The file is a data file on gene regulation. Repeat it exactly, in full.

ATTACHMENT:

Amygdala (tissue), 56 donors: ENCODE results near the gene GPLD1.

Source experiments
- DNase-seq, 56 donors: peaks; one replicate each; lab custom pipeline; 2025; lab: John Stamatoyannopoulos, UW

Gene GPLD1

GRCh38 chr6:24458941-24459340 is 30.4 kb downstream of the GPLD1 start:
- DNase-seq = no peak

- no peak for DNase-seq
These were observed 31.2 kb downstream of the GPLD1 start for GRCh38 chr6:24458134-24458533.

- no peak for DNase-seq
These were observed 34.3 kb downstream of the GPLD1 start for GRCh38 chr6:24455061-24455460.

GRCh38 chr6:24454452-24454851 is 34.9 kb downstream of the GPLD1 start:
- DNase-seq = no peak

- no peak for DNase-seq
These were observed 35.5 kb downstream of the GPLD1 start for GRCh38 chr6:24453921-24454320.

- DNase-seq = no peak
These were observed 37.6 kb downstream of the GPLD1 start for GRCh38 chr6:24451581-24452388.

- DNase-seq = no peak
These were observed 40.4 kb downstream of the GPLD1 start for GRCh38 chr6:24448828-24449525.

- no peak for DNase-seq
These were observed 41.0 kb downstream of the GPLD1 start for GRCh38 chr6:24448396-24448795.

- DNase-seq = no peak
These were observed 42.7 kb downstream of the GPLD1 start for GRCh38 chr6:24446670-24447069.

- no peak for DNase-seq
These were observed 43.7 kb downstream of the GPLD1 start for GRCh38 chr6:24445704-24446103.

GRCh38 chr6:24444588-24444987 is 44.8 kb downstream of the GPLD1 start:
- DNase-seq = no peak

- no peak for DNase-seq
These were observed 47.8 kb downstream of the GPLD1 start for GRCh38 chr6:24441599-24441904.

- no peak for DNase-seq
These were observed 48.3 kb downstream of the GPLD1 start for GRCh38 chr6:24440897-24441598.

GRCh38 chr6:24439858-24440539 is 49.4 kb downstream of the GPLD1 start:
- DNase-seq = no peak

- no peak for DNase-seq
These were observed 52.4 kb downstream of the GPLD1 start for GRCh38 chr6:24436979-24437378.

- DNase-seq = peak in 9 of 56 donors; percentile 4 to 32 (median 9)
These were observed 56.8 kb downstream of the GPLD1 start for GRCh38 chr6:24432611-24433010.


Amygdala (tissue), 56 donors: ENCODE results near the gene GPLD1.

Source experiments
- DNase-seq, 56 donors: peaks; one replicate each; lab custom pipeline; 2025; lab: John Stamatoyannopoulos, UW

Gene GPLD1

GRCh38 chr6:24458941-24459340 is 30.4 kb downstream of the GPLD1 start:
- DNase-seq = no peak

- no peak for DNase-seq
These were observed 31.2 kb downstream of the GPLD1 start for GRCh38 chr6:24458134-24458533.

- no peak for DNase-seq
These were observed 34.3 kb downstream of the GPLD1 start for GRCh38 chr6:24455061-24455460.

GRCh38 chr6:24454452-24454851 is 34.9 kb downstream of the GPLD1 start:
- DNase-seq = no peak

- no peak for DNase-seq
These were observed 35.5 kb downstream of the GPLD1 start for GRCh38 chr6:24453921-24454320.

- DNase-seq = no peak
These were observed 37.6 kb downstream of the GPLD1 start for GRCh38 chr6:24451581-24452388.

- DNase-seq = no peak
These were observed 40.4 kb downstream of the GPLD1 start for GRCh38 chr6:24448828-24449525.

- no peak for DNase-seq
These were observed 41.0 kb downstream of the GPLD1 start for GRCh38 chr6:24448396-24448795.

- DNase-seq = no peak
These were observed 42.7 kb downstream of the GPLD1 start for GRCh38 chr6:24446670-24447069.

- no peak for DNase-seq
These were observed 43.7 kb downstream of the GPLD1 start for GRCh38 chr6:24445704-24446103.

GRCh38 chr6:24444588-24444987 is 44.8 kb downstream of the GPLD1 start:
- DNase-seq = no peak

- no peak for DNase-seq
These were observed 47.8 kb downstream of the GPLD1 start for GRCh38 chr6:24441599-24441904.

- no peak for DNase-seq
These were observed 48.3 kb downstream of the GPLD1 start for GRCh38 chr6:24440897-24441598.

GRCh38 chr6:24439858-24440539 is 49.4 kb downstream of the GPLD1 start:
- DNase-seq = no peak

- no peak for DNase-seq
These were observed 52.4 kb downstream of the GPLD1 start for GRCh38 chr6:24436979-24437378.

- DNase-seq = peak in 9 of 56 donors; percentile 4 to 32 (median 9)
These were observed 56.8 kb downstream of the GPLD1 start for GRCh38 chr6:24432611-24433010.